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Human-Centric Lighting: The Light Fantastic

Human-centric lighting adds new ways to enhance customers’ lives — and complexities for dealers.

It wasn’t so long ago that the biggest issue in dealing with LED lighting was its poor dimming capabilities. The current wave of LED bulbs has solved that problem, and in doing so has greatly increased the versatility of light they can provide, upping the ante to millions of color possibilities. For custom dealers who also do lighting, this broad palette adds another layer of complexity to lighting design, which is not easy to begin with.

The indoor scene matches the outdoor one in this impressive study.  Photo by Paul Finkel

Chris Pearson, founder and president of Service Tech in Cedar Park, TX, was an early adopter of lighting in the CI industry, and has successfully navigated its evolution. “We’ve been in the Lutron control side of it for 15 years, and the shades followed that for about 10 years now,” he says. “In the last six years we’ve gotten into actual fixtures and design — we’ve come full circle. The way we see it, if you’re going to make us responsible to dim an area, then we might as well be responsible for the fixtures, too. That way, it’s one throat to choke.”

Chris Pearson, founder and president of Service Tech in Cedar Park, TX.

And while it may seem a leap from dimming to programming different brightness, intensity, and hues throughout the day, for Service Tech, it was a natural progression. “Once we fine-tuned the balance of the different layers and types of lighting in a space, that turned into the human side of it, introducing saturated colors into those areas depending on the mood or time of day. If a client likes a certain color, like blue or red, we might start with those colors, sharper and brighter earlier in the day so they’re more energized, and then warm them up while dimming the intensity for later in the evening to set a mood,” says Pearson. “During the day, the household areas may be set to about 3500 to 4000 Kelvin for daily household tasks, but as the day winds down those areas start warming up to 3000 or 2700 Kelvin — maybe even all the way down to 2000, depending on the mood.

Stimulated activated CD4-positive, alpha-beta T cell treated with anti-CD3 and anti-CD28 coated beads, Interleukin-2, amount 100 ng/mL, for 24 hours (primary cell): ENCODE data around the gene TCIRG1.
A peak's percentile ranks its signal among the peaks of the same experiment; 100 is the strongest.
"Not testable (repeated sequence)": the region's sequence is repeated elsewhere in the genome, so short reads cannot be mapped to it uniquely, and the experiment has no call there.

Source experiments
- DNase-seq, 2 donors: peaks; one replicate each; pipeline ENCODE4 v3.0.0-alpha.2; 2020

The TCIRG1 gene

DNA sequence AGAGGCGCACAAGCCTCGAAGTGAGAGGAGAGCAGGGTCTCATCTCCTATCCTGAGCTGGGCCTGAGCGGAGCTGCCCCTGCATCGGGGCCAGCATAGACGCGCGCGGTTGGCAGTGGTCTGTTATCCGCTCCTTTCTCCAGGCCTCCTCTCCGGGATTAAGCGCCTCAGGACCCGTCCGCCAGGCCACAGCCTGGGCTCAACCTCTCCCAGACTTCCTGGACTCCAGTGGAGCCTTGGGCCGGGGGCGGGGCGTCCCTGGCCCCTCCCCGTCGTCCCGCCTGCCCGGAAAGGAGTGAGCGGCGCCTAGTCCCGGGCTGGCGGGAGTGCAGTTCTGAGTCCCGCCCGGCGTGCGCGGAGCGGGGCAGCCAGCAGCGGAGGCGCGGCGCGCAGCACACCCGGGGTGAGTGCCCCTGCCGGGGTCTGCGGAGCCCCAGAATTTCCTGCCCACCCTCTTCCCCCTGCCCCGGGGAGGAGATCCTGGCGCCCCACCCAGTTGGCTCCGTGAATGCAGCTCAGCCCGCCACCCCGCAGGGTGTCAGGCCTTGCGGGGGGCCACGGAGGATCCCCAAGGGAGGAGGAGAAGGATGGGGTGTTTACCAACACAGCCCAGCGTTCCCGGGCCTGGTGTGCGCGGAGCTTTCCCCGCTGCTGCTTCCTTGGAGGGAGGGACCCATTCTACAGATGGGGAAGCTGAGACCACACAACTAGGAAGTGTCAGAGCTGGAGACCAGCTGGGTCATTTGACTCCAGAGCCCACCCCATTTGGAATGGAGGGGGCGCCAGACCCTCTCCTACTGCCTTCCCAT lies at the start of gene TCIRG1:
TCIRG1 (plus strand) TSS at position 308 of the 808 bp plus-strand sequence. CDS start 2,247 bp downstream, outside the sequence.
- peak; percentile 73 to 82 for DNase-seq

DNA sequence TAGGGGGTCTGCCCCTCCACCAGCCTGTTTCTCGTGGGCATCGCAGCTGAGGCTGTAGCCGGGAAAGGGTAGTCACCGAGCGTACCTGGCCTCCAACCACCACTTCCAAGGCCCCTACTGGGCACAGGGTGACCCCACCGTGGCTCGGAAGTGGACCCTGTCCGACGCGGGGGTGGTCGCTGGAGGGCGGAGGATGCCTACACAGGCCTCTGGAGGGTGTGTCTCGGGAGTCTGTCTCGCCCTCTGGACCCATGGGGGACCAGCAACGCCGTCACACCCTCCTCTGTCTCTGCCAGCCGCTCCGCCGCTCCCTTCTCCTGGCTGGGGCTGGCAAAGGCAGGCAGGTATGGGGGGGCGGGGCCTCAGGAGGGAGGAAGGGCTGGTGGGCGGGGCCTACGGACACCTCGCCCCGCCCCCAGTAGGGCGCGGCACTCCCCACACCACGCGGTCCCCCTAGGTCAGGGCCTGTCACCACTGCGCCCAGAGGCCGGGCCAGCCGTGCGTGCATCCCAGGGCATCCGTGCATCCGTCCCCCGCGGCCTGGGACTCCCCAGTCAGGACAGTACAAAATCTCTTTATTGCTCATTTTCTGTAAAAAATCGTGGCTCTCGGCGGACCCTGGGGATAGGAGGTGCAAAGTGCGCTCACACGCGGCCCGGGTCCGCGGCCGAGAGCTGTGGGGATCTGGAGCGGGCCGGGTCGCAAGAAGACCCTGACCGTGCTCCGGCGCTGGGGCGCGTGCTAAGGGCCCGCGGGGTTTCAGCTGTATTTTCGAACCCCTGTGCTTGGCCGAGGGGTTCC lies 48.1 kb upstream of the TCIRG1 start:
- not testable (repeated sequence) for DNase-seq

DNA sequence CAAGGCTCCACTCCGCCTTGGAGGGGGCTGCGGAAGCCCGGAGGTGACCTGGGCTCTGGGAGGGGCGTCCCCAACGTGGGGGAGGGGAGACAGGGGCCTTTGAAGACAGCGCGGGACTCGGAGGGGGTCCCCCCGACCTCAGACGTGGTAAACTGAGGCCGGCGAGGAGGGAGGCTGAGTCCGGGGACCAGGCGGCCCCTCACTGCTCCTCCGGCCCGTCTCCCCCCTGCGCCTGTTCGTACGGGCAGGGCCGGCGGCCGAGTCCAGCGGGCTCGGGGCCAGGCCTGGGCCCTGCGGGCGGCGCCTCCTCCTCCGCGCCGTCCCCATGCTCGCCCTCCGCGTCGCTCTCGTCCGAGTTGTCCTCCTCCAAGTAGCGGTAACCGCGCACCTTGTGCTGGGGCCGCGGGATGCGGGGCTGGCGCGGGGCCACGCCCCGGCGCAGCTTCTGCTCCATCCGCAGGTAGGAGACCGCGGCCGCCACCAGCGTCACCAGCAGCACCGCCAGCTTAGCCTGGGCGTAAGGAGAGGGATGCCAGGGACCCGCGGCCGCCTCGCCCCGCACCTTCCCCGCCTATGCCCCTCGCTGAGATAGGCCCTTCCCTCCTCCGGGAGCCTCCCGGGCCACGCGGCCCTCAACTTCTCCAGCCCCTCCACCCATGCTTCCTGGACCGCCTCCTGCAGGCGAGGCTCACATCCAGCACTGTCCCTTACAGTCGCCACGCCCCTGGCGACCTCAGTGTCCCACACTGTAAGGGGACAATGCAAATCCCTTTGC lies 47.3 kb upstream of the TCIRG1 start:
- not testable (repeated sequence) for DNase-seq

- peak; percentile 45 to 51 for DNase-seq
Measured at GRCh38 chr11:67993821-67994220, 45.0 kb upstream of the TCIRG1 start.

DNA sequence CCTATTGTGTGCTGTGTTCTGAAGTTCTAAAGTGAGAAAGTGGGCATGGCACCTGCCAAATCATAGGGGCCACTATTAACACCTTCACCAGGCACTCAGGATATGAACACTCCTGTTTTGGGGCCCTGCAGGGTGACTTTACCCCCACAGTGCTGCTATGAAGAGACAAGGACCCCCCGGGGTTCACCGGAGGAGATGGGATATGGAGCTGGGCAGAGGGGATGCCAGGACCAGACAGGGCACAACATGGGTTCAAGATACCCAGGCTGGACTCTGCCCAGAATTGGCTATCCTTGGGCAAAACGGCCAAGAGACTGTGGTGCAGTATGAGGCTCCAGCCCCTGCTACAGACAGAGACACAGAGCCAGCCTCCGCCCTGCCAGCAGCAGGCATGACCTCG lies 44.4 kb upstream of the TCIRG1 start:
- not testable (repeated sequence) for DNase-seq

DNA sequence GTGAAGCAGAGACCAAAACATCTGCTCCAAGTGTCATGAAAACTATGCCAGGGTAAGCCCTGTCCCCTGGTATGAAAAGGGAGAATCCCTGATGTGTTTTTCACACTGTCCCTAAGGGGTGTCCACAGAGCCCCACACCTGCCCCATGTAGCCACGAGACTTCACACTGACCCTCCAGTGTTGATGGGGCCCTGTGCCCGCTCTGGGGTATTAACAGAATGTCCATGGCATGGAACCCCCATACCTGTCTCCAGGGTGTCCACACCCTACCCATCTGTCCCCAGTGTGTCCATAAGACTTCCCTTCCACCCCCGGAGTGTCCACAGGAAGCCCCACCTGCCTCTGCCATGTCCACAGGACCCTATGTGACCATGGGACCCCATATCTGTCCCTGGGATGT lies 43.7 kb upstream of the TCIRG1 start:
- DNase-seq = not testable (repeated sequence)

Related: The Art of Lighting Design

“It starts off as a novelty in that conversation, but then you introduce the client to it and they go, ‘Whoa, I didn’t realize how I would feel when I saw the outside color temperature match the inside color temperature,’ because it’s really not something you can describe. It’s something you have to experience. Luckily, we’ve had several clients that trusted us and incorporated that in their lighting design. We also have the ability to demonstrate it, whether it’s our office or Ketra’s headquarters here in Austin.”

This University of Texas fan wanted to bring the school’s burnt orange color into the home, so Service Tech made a scene called “Hook ‘em” that bathes the bar, the card table, and the video wall in a burnt orange backlight. Photo by George Horn

Circadian Rhythms

A highly promoted part of human-centric lighting is circadian rhythm, which is when the interior color-changing lights are synchronized with the naturally occurring color temperature of the sky throughout the day. In commercial properties, lighting that follows circadian rhythms has shown to have a positive effect on the employees, and is part of the WELL Building Standard. Though not yet clinically proven to improve home wellness, natural lighting indoors has many proponents, and has become increasingly important as people continue to shelter in their homes due to the pandemic.

However, as Pearson explains, it isn’t rigidly adhering to what is going on outside — especially in the all-too-short days of winter. “You definitely have to balance it throughout the year because your sunset in summer is 9:00 PM and in winter it is closer to 5:00 PM,” he says. “You have to take that into consideration with keeping yourself energized toward the end of the day, but still tapering off.

“The astronomical clock plays a role in the design of the scene, but you have to help the client be productive for the time that they need to be productive. Keeping the blues in the morning and the reds in the evening is definitely a real thing.

“When you wake up, you want that burst. And it’s not just color temperature — it’s intensity. You might have a 90 percent intensity on a brighter blue, and as you go throughout the day, it starts to dip into a 60, 50, 40 percent intensity while you’re introducing more reds — 3000 K, 2700 K, and so forth, probably not going below a 2700 until after sunset.”

And the discrepancies between nature and real-life don’t end at seasons — what about weekends?

“Your circadian rhythm is going to be different Monday through Friday than it is on Saturday and Sunday,” says Pearson. “Monday can be set to jolt you up so you can get back into the rhythm of the week; Tuesday through Friday can be less intense. But try not to overthink these things and make it too complicated. Less is more with this.